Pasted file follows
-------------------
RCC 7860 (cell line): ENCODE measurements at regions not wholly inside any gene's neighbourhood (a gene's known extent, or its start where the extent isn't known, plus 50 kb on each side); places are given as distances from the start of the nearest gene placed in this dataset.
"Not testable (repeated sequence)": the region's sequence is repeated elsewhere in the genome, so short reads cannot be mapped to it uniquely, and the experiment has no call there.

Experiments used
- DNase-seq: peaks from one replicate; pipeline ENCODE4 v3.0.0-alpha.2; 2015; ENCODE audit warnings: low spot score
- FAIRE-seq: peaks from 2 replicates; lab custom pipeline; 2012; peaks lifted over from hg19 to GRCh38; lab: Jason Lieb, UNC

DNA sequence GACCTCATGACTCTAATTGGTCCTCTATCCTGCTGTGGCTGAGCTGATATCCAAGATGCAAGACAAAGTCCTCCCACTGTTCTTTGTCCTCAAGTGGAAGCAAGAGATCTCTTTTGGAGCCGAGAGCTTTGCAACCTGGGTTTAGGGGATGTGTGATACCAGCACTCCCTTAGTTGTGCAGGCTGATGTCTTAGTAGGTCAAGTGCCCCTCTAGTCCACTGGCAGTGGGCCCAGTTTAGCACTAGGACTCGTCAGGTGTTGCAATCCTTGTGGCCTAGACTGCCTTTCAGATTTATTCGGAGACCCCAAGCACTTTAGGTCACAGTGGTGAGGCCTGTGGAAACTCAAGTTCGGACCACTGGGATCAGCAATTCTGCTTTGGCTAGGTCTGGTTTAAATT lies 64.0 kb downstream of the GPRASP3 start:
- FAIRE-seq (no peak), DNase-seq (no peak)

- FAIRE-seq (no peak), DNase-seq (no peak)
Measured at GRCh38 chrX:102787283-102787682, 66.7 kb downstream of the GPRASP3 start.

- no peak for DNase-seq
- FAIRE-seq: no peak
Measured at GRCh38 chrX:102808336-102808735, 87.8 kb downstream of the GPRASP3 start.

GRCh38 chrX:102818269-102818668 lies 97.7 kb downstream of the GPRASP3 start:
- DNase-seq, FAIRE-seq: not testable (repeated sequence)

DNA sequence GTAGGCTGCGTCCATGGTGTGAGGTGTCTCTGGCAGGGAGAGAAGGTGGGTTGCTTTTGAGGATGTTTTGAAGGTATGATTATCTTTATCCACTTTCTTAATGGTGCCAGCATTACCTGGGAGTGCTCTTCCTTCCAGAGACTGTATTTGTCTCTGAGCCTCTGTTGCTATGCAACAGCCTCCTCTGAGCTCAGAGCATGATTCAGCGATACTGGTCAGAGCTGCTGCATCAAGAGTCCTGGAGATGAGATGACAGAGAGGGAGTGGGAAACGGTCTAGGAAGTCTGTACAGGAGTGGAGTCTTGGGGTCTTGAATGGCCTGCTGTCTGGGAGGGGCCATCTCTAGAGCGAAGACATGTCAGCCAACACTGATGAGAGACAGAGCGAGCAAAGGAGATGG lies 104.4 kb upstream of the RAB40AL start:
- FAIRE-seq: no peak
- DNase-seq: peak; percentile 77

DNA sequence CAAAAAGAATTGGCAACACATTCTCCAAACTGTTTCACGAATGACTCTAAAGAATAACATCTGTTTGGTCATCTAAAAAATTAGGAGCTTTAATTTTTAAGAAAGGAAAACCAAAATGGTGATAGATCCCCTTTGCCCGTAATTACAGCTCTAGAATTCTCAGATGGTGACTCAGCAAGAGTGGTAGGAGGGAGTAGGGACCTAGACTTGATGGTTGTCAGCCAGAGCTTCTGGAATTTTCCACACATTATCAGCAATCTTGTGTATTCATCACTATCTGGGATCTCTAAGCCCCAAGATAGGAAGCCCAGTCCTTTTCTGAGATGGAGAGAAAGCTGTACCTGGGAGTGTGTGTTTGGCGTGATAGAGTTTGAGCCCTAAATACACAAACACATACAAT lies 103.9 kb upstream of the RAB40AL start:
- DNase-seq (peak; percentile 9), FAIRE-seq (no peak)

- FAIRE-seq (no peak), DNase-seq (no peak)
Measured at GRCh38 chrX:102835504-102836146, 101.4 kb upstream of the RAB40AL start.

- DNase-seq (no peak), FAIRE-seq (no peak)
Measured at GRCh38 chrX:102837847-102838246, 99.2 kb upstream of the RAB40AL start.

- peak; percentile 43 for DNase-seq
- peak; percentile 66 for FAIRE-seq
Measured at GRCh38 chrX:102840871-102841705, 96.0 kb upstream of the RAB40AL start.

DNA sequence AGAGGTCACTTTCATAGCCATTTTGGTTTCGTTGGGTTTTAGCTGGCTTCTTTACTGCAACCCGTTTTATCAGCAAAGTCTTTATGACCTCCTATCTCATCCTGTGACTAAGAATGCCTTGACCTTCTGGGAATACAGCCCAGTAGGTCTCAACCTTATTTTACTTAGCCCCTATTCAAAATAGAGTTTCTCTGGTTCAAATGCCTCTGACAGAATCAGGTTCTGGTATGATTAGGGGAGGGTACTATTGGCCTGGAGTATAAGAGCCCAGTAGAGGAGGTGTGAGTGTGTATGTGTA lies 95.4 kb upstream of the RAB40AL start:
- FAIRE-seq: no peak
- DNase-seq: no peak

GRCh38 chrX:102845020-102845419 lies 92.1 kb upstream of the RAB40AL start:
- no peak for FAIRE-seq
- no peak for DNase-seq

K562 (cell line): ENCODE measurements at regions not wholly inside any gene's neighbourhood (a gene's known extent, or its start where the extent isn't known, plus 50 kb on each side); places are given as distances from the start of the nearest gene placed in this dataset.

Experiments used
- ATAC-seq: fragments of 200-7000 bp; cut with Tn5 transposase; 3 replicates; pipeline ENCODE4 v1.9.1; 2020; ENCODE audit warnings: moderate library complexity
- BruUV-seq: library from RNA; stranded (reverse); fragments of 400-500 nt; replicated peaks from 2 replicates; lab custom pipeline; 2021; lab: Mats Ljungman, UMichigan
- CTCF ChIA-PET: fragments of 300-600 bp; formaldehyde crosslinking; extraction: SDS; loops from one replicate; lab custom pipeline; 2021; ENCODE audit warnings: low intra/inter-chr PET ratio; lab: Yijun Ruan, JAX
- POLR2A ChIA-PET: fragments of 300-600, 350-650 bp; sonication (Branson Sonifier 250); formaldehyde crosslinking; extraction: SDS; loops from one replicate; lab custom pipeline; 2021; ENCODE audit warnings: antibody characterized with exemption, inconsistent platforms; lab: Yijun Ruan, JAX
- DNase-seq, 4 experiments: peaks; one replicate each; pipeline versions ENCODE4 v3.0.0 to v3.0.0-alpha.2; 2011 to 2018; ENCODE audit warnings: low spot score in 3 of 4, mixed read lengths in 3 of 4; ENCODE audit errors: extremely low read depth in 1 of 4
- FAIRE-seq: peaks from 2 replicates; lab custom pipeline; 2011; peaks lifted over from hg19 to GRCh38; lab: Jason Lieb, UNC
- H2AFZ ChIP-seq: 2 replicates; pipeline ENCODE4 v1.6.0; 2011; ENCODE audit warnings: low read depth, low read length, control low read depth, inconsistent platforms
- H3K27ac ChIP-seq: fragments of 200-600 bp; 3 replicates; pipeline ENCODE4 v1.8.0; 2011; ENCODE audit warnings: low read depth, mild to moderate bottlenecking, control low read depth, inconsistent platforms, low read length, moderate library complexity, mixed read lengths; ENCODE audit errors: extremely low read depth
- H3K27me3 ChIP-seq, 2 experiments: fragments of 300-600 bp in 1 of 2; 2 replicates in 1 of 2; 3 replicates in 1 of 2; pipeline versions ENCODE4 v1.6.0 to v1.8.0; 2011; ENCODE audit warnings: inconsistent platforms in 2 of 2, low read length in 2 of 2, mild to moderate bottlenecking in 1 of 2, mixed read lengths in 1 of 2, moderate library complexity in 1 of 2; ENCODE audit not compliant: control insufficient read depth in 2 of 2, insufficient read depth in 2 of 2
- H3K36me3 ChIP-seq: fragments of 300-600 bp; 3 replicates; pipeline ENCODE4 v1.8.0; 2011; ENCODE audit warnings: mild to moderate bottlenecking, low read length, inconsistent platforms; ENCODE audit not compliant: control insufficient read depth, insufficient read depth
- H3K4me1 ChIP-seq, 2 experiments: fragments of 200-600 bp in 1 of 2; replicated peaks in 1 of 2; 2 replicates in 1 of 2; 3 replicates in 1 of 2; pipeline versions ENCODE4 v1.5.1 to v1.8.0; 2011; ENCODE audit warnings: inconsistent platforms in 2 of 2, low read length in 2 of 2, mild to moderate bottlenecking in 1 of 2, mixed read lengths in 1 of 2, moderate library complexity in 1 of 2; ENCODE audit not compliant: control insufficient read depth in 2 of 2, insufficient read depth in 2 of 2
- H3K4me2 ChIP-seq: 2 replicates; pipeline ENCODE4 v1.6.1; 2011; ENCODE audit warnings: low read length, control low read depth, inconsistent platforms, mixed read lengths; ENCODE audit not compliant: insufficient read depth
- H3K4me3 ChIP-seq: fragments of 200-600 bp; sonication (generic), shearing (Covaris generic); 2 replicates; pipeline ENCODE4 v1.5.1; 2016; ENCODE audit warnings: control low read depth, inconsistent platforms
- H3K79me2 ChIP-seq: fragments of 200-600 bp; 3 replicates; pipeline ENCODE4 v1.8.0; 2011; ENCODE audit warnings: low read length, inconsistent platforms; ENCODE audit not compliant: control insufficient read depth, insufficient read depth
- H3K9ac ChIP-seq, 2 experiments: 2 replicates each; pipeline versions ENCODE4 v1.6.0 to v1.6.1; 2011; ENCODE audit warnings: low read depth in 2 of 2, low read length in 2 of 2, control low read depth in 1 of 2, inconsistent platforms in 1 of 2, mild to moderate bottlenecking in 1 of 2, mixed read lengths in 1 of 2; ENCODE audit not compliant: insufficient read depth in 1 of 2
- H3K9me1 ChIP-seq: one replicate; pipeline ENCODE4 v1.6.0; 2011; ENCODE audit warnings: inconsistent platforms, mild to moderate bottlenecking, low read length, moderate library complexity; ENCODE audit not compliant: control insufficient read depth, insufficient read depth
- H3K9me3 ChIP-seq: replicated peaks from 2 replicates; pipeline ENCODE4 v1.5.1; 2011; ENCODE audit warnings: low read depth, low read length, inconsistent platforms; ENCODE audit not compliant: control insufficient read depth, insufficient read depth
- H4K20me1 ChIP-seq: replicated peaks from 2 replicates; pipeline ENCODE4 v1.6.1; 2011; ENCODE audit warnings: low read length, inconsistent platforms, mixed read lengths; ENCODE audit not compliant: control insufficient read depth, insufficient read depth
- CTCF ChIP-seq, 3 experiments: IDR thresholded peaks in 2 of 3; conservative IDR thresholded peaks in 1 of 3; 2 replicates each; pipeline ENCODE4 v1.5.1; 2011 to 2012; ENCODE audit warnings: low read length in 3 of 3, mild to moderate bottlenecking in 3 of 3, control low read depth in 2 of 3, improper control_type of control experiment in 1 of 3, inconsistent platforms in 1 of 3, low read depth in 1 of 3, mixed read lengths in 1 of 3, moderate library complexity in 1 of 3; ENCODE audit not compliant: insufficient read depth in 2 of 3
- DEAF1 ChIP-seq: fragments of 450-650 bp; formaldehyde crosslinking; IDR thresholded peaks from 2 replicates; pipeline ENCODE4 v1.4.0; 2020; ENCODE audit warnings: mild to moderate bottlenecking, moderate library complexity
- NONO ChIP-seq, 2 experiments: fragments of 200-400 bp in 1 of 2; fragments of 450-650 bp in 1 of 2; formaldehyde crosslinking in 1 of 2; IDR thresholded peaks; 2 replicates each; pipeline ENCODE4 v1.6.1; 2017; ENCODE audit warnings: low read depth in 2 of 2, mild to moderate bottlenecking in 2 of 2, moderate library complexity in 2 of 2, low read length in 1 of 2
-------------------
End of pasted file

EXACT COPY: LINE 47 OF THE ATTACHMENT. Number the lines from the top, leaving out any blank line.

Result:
- H3K4me3 ChIP-seq: fragments of 200-600 bp; sonication (generic), shearing (Covaris generic); 2 replicates; pipeline ENCODE4 v1.5.1; 2016; ENCODE audit warnings: control low read depth, inconsistent platforms